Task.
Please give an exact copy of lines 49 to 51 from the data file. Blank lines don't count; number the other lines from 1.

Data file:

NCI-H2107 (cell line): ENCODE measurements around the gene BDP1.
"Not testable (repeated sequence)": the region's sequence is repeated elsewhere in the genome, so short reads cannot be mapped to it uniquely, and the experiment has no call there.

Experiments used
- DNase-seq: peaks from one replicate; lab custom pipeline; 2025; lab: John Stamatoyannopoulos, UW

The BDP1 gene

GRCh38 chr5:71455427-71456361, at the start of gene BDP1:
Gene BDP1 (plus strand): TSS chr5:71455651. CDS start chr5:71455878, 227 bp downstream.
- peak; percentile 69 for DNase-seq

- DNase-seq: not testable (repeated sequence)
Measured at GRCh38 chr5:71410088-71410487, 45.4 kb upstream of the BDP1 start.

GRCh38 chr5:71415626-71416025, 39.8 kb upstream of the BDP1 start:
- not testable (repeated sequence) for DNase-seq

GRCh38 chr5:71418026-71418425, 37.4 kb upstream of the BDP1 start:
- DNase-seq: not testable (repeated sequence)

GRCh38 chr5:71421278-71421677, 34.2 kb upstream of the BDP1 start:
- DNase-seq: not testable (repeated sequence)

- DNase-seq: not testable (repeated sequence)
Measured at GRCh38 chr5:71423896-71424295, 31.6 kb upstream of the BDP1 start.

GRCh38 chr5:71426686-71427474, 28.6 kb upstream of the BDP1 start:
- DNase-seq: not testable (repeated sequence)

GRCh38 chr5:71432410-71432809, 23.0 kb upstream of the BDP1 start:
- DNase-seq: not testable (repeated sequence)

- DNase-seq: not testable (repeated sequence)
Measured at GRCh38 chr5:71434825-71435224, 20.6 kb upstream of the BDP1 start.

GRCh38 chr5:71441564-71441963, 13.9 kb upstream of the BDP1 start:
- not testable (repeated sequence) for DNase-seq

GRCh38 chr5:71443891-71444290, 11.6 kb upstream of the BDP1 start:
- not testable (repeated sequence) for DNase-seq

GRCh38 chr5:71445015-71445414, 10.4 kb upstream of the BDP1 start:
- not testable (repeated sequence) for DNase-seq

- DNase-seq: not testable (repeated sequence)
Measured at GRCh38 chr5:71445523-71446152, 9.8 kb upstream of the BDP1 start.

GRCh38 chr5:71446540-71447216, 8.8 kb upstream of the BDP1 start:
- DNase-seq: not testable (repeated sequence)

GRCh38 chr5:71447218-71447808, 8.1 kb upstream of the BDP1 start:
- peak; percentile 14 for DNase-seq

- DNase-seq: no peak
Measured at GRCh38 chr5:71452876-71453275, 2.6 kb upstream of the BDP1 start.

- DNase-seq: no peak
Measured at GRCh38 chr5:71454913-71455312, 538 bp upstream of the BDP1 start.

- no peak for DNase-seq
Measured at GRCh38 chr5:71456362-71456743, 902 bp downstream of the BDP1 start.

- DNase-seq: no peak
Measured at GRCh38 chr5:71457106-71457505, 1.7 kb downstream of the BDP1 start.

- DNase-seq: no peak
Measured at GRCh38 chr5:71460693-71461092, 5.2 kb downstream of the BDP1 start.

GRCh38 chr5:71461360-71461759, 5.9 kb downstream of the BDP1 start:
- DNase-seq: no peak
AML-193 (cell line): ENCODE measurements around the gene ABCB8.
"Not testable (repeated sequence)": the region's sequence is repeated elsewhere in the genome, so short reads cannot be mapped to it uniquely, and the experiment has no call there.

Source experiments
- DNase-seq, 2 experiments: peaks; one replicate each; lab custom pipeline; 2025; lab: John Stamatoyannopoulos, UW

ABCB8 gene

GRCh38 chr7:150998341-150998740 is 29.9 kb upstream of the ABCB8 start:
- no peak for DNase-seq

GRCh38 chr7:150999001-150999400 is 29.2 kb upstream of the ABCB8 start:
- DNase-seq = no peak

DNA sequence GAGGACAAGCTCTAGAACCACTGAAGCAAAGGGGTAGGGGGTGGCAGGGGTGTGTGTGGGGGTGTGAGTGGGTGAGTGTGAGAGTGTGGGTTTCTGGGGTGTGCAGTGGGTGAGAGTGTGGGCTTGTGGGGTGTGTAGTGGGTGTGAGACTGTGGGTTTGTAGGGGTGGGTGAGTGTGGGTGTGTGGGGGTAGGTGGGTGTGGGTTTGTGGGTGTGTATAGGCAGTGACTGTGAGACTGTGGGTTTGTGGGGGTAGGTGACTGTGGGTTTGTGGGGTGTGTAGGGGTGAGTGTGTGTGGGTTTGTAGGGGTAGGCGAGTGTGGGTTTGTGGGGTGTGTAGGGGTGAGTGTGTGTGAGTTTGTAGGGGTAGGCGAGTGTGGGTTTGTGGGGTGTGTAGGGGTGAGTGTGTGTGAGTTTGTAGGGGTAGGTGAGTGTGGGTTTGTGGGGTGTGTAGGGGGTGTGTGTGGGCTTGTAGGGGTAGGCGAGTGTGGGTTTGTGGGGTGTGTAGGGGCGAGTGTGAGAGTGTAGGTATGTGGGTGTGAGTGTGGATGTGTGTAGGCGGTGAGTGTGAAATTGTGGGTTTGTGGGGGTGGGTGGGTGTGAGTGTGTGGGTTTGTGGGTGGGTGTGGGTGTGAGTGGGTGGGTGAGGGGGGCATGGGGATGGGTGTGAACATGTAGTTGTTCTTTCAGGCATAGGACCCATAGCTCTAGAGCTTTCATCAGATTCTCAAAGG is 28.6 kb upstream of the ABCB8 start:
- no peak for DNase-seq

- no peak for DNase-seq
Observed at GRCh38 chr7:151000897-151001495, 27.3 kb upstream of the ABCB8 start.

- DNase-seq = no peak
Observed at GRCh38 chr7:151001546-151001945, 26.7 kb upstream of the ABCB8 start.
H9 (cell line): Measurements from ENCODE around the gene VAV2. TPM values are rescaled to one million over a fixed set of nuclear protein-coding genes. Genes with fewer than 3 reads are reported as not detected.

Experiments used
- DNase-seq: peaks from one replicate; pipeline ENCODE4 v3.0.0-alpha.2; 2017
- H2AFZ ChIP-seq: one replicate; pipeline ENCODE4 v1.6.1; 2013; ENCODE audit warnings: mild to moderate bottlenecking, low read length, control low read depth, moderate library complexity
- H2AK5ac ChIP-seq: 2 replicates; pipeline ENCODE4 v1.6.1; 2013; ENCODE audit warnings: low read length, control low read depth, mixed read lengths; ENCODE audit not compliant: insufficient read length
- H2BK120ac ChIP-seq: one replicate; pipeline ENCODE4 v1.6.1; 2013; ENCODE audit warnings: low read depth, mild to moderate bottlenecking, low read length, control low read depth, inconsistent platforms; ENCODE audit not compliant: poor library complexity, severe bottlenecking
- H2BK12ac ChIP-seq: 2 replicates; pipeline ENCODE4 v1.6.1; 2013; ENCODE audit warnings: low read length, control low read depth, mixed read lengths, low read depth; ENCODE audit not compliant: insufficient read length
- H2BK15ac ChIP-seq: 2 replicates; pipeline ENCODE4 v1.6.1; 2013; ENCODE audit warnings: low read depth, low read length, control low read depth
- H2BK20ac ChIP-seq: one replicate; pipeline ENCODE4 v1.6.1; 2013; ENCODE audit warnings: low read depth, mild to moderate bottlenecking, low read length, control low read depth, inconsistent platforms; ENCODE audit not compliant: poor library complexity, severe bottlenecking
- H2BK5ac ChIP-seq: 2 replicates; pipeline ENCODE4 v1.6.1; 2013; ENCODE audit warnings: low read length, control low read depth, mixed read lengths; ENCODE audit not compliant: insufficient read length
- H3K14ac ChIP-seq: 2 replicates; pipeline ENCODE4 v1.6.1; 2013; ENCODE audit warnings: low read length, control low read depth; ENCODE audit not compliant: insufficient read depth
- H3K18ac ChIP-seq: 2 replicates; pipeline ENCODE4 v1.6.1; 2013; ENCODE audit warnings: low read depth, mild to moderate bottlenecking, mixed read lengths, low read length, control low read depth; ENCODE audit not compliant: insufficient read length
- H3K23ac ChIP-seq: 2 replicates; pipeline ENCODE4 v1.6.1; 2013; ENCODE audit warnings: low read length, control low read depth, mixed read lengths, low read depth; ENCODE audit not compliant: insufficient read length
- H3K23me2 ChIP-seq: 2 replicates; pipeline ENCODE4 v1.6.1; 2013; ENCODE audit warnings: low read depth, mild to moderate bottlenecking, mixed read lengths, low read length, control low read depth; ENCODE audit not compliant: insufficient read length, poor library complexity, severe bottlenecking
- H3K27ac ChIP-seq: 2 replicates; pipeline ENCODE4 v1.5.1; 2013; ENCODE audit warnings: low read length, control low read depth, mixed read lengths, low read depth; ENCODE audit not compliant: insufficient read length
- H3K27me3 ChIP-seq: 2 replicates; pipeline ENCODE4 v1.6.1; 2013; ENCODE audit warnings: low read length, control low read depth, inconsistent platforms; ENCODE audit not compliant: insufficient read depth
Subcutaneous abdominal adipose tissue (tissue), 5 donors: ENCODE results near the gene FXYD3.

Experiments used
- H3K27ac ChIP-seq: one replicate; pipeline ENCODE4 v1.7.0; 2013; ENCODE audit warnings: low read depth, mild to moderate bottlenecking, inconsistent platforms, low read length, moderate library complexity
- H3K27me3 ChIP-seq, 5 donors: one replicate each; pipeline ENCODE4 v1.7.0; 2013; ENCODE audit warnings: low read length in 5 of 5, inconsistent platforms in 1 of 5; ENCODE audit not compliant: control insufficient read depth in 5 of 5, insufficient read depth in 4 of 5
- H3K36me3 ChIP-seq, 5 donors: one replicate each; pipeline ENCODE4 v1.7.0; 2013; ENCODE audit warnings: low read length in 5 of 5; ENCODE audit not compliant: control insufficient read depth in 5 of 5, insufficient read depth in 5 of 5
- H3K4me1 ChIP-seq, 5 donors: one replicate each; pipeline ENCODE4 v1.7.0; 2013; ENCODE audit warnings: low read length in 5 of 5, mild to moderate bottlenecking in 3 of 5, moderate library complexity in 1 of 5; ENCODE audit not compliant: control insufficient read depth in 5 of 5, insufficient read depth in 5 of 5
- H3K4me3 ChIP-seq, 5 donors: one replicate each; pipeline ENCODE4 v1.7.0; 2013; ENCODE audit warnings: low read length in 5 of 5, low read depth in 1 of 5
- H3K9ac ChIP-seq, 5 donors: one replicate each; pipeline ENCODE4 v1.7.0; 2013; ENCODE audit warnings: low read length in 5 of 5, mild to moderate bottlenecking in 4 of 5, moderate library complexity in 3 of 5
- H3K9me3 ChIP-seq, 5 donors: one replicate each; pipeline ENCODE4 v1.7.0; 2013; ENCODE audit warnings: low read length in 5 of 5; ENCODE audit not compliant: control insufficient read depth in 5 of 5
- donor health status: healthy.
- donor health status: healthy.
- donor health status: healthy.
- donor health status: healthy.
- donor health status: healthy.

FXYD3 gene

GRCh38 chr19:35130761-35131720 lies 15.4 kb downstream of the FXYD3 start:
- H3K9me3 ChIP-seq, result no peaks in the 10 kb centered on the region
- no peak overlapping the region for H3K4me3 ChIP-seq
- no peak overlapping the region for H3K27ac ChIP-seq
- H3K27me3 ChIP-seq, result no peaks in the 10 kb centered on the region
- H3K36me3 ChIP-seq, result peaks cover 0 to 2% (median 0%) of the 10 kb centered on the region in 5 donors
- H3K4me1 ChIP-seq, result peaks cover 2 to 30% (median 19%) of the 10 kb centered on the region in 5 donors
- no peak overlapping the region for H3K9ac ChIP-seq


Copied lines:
AML-193 (cell line): ENCODE measurements around the gene ABCB8.
"Not testable (repeated sequence)": the region's sequence is repeated elsewhere in the genome, so short reads cannot be mapped to it uniquely, and the experiment has no call there.

Source experiments